This new law has changed nothing as far as poor, rural women living in feudal and tribal areas are concerned. On 27 January, 2007, a shameful act took place in the town of Abaro in interior Sindh. Eleven men gang raped a 16 year old girl and than forced her to walk around the village naked. Her only ‘crime’ was that she is the cousin of a young man who dared to marry a girl of an influential family without the consent of the family. The male members of the family felt insulted about this marriage and they decided to take revenge. They stormed the house of the man’s cousin and kidnapped her. Then the 11 men gang raped and severely tortured the poor teenage girl. They were allegedly taking revenge and ‘restoring the honour’ of the family who, they felt, had been defamed by a so-called ‘love marriage’. After the gang rape and torture, she was forced to parade naked in the village. This is how ‘honour’ is restored in this feudal society!
When the family of the victim complained to the police, they refused to register a case and even pressurised a doctor not to issue a medical report of this gang rape. When the news of this horrendous crime was reported in the media, the government and the Supreme Court intervened and ordered the local authorities to register a rape case. This is not the only case highlighted in the media. Four more gang rape cases were reported last month, including one in a police station!
All the Islamic fundamentalist parties, groups and clerics oppose even the weak new amendments to the law. They have organised protests, public rallies and demonstrations against the Women’s Protection Bill. They insist it will turn Pakistan into a free sex zone and will also protect prostitution!
The rise of Islamic fundamentalism in the country and the introduction of the Hudood laws in 1979 have actually given a significant boost to crimes against women. Because these laws protect men and allow women to be easily prosecuted, there has been a significant increase in prostitution, rapes, gang rapes, forced ‘naked parades’, domestic and other violence against women and sexual harassment at work and in society as a whole.
Women were safer before the introduction of these hateful Hudood laws. Pakistan was not a ‘free sex zone’ before. In fact, there were fewer women involved in prostitution before these laws were introduced. History since 1979 shows that they urgently need to be repealed in order to begin to improve the status of the women in society.
So women in Pakistan are celebrating another International Women’s Day under extremely difficult conditions. In the 21st Century, women in Pakistan are still suffering under the customs and traditions of the middle ages in many areas of the country. Demanding women’s rights, let alone exercising them, is still seen as a crime. Even animals are treated better than female human beings in some parts of the country.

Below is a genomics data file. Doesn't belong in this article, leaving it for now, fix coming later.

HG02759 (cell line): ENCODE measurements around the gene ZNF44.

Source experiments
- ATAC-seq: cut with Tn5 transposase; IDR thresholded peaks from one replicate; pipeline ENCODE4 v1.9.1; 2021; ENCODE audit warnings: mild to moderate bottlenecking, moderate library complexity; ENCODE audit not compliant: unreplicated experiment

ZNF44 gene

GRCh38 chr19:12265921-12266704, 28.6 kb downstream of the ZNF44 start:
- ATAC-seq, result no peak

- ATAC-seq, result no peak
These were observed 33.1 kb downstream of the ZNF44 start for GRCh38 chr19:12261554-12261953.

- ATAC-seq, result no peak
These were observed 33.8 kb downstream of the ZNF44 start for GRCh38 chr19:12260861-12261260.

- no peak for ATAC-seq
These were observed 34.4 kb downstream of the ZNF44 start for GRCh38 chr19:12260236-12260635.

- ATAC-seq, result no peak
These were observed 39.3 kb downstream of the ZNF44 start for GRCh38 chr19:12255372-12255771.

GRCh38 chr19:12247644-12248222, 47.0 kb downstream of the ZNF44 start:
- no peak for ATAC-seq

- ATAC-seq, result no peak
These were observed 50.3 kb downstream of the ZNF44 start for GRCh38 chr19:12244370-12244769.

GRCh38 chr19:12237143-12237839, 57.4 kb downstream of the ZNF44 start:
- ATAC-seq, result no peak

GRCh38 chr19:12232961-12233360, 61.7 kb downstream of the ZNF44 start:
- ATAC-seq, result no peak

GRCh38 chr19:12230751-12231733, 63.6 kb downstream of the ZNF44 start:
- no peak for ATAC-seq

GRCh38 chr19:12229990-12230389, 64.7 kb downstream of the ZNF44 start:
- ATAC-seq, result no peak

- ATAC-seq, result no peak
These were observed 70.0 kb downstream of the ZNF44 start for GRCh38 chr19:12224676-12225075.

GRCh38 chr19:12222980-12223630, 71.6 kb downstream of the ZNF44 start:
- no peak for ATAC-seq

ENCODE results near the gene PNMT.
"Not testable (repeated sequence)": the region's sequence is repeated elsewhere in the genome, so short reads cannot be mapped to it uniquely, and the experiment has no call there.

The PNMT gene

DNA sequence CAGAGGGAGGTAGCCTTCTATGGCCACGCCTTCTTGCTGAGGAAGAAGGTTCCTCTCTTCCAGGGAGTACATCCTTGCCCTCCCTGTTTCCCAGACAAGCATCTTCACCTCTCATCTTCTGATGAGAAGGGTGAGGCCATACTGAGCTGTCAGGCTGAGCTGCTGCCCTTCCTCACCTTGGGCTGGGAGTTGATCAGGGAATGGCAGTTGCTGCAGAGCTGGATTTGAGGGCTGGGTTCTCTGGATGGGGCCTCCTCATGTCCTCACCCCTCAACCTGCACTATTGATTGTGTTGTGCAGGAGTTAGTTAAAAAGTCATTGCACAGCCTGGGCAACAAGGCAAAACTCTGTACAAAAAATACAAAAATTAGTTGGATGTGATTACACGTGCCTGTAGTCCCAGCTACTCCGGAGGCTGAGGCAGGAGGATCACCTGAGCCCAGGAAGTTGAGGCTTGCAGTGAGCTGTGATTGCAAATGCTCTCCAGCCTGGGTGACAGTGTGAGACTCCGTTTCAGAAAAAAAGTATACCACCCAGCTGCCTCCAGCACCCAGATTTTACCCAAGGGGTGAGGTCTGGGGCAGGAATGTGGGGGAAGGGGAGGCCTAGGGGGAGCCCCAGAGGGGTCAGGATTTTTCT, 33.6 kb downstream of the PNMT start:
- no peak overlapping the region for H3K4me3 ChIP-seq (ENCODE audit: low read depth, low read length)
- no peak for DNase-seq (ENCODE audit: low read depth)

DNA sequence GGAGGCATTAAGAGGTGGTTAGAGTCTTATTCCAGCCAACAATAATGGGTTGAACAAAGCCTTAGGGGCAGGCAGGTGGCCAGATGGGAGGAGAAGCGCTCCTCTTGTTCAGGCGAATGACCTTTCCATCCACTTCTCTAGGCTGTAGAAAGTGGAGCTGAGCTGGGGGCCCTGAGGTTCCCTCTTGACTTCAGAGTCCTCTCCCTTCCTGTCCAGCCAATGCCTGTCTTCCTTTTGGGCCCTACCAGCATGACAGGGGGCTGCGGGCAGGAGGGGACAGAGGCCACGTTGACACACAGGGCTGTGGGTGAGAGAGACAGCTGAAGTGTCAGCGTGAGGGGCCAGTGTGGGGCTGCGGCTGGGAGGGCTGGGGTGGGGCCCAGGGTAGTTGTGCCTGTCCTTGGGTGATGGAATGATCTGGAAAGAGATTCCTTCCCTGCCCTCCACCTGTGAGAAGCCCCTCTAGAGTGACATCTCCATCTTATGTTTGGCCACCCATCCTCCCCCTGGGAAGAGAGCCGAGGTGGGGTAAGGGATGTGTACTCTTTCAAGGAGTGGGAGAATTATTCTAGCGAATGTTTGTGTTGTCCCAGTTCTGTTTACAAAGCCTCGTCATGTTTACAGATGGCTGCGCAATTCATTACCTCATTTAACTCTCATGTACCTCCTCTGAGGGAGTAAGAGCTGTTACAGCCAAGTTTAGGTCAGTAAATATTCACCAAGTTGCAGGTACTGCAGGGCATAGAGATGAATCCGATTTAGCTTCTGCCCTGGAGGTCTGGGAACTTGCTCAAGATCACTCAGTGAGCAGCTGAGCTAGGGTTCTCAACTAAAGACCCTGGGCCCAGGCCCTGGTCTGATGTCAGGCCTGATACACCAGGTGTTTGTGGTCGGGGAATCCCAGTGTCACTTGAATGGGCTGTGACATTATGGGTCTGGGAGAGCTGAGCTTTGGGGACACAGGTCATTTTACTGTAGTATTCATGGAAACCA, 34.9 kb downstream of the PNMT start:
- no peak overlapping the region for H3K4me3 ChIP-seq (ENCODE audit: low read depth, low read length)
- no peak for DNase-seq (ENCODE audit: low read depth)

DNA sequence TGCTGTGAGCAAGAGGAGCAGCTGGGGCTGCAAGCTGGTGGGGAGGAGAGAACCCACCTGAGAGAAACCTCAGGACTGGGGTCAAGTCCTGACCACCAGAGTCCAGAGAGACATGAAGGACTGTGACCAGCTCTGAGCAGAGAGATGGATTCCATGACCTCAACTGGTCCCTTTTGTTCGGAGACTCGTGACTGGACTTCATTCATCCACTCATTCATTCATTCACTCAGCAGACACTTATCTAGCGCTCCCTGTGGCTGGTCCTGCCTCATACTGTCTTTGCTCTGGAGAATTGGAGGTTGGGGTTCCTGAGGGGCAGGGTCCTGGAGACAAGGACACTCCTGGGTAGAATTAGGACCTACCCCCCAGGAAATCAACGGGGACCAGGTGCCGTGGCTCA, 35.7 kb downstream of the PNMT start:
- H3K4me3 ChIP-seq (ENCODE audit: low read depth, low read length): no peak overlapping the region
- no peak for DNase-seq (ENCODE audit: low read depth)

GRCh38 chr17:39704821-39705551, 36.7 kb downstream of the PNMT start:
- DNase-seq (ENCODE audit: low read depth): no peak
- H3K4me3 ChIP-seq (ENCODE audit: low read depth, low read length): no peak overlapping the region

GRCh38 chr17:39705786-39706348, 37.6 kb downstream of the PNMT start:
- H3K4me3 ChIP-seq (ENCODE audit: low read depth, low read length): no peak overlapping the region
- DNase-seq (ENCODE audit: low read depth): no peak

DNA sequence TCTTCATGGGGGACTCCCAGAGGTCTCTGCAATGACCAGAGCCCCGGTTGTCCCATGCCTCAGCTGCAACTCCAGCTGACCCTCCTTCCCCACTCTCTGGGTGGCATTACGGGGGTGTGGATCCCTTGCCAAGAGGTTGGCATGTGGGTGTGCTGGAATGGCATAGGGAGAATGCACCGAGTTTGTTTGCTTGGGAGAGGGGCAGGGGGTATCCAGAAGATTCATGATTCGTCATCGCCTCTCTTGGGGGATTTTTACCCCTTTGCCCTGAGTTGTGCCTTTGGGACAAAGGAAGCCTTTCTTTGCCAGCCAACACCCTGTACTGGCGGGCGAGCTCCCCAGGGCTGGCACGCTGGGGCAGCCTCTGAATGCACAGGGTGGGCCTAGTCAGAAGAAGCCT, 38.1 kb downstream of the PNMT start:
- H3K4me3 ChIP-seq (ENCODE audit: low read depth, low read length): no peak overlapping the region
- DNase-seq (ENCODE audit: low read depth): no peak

The conditions of poor working class women cannot be changed or improved significantly under capitalism. Feudalism, tribalism and capitalism co- exist in Pakistan, which has created terrible conditions for working class and poor rural women. Crimes, violence, and anti-women practices and traditions cannot be stopped only through laws. The main root causes of the problems faced by women also need to be addressed. Feudal and tribal traditions will only end when reactionary feudalism and tribalism are abolished.
The capitalist class has failed to do away with them and complete the tasks of transforming Pakistan into a modern developed society. In neo-colonial countries like Pakistan, only the working class will complete this task through a socialist revolution. The capitalist class is not capable of abolishing feudalism and tribalism and establishing a modern capitalist state. The ‘stages theory’ promoted by Stalinism, which says that workers and youth have to struggle first for a democratic capitalist society, builds the illusion that this would bring a solution. Such ideas offer no way forward for the working class.
To abolish the pernicious and deep-rooted elements of feudalism and tribalism in our society, it is necessary to abolish the capitalist system which has strengthened and protected them. The working class is the only class capable of overthrowing this rotten and reactionary system.
A fighting programme based on the theory of ‘permanent revolution’, linking the abolition of feudalism with the struggle for socialism, will enable the working masses to overcome the evils of both feudal and capitalist barbarism. This would free women from the brutal repression, discrimination, exploitation and violence that they suffer in class-ridden society.
Socialism will guarantee genuine freedom and equality to women. A united struggle of the working class including male workers as well as women, youth and poor peasants is necessary to overthrow the present rotten and reactionary system. The issue of women’s rights and equality is one of the key issues faced by the working class movement. No struggle for social change can succeed with one half of the population left out of the movement. The task of the socialists in Pakistan and world-wide: to organise women in the struggle for social, economic and political justice – for socialist change on an international scale.